What you should do Write data pipelines to move data around the infrastructure
Write streaming and batch jobs
What you should not do
What you may do
Sample tools Workflow/Pipeline Orchestrator (e.g. Airflow)
Distributed Soft. Frameworks (e.g. Spark/Hadoop MR)
Message Queues (e.g. ActiveMQ)
Data Streams (e.g. Kafka)
Caching tools (e.g. Redis)
Non-relational Data Stores (e.g. Elasticsearch, MongoDB, S3)
RDBMSs (e.g. PostgreSQL)

Database Engineer

Who you should be Ideally a CS graduate, with a database bent
What you should do Optimize data stores depending upon access patterns
Debug slow queries
Choose the best database for a given task
Keep databases running smoothly
What you should not do
What you may do
Sample tools RDBMSs
Document Stores (e.g. Elasticsearch, MongoDB)
Columnar Data Stores (e.g. Cassandra)
Data Warehousing Tools (e.g. Redshift)

Data Analyst

Who you should be Ideally a graduate from a quantitative field
What you should do Communicate with and obtain data from external sources
Query databases
Deliver high-level analyses of data, such as means, sums, counts, counts per day, outliers, etc.
What you should not do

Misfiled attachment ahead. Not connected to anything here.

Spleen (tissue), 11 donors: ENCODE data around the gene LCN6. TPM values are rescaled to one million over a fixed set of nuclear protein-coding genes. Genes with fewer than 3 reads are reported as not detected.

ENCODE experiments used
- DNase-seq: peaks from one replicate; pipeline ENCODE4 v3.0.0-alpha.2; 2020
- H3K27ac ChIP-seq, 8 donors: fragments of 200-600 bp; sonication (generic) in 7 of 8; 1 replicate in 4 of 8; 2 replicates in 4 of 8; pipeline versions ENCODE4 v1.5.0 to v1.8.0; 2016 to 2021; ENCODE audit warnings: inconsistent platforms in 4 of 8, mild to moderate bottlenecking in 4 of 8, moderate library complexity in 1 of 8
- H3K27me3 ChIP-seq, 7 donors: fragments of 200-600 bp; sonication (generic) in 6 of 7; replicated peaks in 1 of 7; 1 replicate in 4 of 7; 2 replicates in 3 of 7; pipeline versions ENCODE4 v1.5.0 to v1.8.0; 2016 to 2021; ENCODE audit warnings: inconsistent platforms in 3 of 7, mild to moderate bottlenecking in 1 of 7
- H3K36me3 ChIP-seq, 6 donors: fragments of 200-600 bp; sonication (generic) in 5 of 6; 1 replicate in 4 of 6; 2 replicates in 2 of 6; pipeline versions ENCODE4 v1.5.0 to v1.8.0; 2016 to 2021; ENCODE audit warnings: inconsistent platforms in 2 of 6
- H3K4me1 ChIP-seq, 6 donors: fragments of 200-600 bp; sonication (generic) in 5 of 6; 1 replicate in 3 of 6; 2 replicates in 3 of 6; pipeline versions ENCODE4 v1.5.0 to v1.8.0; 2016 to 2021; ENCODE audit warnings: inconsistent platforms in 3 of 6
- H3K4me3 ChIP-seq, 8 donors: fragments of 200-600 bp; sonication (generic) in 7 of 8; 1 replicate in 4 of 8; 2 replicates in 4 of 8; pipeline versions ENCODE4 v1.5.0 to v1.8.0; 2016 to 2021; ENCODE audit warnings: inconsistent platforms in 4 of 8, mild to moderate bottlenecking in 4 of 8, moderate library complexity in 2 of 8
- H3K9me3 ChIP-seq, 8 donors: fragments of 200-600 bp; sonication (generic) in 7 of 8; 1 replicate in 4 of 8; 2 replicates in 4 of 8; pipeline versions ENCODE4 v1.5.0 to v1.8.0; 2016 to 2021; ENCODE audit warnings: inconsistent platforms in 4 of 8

What you may do Prepare executive reports
Clean datasets (merge datasets, take out bad data, etc)
Build datasets from multiple sources
Sample tools Spreadsheets
Data analysis tools (e.g. Tableau)
PostgreSQL

Machine Learning Engineer

This is sometimes referred to as "Software Engineer - Machine Learning"

Who you should be Ideally, an experienced software engineer with good knowledge of machine learning
What you should do Engineer the system to serve the models to clients
What you should not do Try to develop your own models from scratch
What you may do
Sample tools Black-box ML Solutions (e.g. Prediction.io)
ML Toolkits (Scikit-learn)
Web Frameworks (e.g. Flask, Ruby on Rails)

This is probably the most versatile role so far. Machine learning engineers will build working systems that deliver machine learning solutions and connect them to other systems.

They split their time more or less evenly between software development and building statistical models for data.

They know how to build general-purpose software systems (along with all associated tasks such as testing, versioning, deploying and implementing software engineering best practices) and they know enough about machine learning algorithms and tools in order to use them to add value to the organization.

They probably do not, however, have the same level of expertise in their respective areas as specific roles such as Data Engineers or Data Scientists. For that reason, larger teams should have at least one Data Engineer and one Data Scientist to focus and optimize their respective areas.

Other roles

  • Business Analyst

    TODO


Suggestions of Team Setups

1) 1 Data Scientist + 1 Data Engineer + 2 Data Analysts

Company Size Company Data Maturity
Small - Medium Medium - High

2) 1 Machine Learning Engineer + 1 Data Engineer

Company Size Company Data Maturity
Small Low

3) 1 Data Scientist + 1 Data Engineer + 1 Database Engineer

Company Size Company Data Maturity
Small-Medium Medium-High

References

Dialogue & Discussion